We’ve all seen the ‘police hunt schizophrenic killer’ headlines, or references to someone ‘escaping’ or ‘being released’ from hospital. These terms equate people who have mental illness with criminals escaping or released from prison. The accurate term for anyone leaving hospital is ‘discharged’.

Sensationalised reporting of violent acts by people with mental illness often fails to provide information as to why someone was acting aggressively. The person may not have been receiving effective treatment, for example. Repeat coverage gives the impression that these events are common, and that everyone affected by mental illness is aggressive. A 2013 University of Melbourne study found 47 per cent of Australian media articles regarding schizophrenia linked the illness to violence.

In fact, research shows that:

- People with mental illness are far more likely to be the victims of violence than the perpetrators of it.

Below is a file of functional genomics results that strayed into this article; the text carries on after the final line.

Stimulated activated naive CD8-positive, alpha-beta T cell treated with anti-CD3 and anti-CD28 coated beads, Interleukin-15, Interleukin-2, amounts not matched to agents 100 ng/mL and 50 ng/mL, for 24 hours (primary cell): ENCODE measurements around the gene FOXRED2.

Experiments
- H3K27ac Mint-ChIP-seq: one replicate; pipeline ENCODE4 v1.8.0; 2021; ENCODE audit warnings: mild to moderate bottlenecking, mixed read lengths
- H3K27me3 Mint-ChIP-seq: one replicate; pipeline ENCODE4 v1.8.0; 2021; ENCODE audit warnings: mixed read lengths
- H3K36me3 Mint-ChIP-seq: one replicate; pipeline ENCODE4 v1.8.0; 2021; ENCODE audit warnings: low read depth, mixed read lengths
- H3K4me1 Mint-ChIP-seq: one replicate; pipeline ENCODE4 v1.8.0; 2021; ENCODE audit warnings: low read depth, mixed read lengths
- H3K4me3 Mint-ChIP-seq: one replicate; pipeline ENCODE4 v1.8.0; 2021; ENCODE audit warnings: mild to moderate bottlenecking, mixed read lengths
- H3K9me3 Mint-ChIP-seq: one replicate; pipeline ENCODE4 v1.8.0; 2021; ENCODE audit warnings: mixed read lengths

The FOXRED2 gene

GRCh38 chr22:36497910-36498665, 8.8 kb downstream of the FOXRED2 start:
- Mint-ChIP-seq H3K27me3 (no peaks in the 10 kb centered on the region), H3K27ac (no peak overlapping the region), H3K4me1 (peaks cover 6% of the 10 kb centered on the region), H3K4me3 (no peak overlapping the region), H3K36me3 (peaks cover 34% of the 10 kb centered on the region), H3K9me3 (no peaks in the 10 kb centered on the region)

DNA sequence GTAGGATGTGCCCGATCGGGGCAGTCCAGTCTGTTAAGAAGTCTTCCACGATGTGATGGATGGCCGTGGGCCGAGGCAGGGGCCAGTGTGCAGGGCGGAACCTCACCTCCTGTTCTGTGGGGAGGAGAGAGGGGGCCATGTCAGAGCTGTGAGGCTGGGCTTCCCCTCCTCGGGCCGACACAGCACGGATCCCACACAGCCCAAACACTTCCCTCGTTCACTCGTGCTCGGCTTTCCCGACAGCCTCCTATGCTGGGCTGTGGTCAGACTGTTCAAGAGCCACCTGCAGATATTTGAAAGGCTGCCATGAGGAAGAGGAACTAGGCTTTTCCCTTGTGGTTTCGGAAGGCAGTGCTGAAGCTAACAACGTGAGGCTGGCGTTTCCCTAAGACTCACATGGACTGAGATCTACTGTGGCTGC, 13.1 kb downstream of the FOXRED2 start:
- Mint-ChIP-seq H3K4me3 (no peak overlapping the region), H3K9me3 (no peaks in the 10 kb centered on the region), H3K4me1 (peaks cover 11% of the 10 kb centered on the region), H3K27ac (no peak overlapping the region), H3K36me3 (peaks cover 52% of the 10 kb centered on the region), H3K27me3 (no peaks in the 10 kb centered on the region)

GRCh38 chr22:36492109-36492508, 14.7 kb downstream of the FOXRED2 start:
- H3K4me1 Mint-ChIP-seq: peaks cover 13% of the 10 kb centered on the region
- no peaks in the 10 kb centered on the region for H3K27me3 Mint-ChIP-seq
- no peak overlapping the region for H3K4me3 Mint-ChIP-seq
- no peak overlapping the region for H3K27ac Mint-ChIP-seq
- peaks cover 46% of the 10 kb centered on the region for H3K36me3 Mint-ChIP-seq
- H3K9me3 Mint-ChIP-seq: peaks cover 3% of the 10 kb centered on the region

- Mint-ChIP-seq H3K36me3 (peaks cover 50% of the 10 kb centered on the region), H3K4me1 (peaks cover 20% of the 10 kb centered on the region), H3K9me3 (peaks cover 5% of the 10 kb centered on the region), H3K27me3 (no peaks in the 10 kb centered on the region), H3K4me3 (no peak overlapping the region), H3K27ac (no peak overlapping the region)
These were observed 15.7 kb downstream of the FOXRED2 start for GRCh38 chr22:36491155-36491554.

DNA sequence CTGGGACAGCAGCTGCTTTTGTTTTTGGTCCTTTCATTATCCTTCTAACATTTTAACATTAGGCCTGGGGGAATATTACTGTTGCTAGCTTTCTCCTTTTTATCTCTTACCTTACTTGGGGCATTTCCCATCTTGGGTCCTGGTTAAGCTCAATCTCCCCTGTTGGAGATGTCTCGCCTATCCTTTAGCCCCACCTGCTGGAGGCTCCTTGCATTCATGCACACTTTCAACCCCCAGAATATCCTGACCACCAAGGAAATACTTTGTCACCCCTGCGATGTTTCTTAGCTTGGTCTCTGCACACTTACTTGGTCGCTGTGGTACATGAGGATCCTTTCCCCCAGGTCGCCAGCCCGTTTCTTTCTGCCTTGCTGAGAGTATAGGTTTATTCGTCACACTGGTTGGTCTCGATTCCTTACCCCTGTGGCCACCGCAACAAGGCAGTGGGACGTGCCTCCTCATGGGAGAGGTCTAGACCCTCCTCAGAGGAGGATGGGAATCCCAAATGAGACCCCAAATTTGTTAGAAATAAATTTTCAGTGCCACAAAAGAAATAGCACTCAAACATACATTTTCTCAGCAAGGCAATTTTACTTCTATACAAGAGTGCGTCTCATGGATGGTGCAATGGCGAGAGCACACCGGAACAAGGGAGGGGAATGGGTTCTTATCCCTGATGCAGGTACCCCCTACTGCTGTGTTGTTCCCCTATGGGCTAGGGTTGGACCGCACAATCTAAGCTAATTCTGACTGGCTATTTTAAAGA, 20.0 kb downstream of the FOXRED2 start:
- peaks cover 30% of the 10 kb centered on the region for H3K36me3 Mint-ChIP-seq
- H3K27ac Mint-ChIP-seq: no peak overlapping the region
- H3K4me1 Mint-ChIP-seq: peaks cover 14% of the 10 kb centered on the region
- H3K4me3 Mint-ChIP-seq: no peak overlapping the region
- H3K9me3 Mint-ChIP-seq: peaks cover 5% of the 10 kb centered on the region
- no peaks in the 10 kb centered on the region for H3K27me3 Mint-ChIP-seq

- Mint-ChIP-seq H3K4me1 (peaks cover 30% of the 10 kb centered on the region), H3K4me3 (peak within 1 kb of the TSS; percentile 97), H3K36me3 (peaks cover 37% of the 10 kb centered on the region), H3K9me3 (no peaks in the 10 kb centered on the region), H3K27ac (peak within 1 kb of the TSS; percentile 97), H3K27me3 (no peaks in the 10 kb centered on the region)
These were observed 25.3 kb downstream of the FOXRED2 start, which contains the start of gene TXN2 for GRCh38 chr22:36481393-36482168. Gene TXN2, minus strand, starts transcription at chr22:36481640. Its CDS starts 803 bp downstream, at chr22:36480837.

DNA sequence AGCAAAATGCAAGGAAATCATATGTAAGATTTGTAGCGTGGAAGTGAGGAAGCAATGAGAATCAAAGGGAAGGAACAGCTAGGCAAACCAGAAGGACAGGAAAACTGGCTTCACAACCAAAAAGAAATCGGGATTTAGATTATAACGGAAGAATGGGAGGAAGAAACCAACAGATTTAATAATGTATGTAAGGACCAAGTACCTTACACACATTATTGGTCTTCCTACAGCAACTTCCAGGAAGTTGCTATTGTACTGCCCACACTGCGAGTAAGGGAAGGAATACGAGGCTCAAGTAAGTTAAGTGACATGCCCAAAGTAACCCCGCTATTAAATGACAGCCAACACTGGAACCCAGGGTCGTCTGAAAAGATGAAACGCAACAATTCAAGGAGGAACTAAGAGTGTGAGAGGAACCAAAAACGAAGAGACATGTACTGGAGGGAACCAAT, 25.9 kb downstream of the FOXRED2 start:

- Most people receiving treatment for mental illness are no more violent that the general population.

- Most people who commit violent acts do not have a mental illness.Violent acts by people with a mental illness are usually associated with a minority who are not receiving effective treatment, who have a history of violence or abuse alcohol and other drugs.

- By associating mental illness with violence and crime, the media promote the myth that all people with a mental illness are dangerous and to be avoided.

'On a TV drama last night, a character with bipolar disorder was shown deliberately running someone over with a car. That sort of negative portrayal makes it hard for me to tell people that I have bipolar, and I have to explain that I’m not a ‘dangerous’ person.'

 

  • Mockery and vilification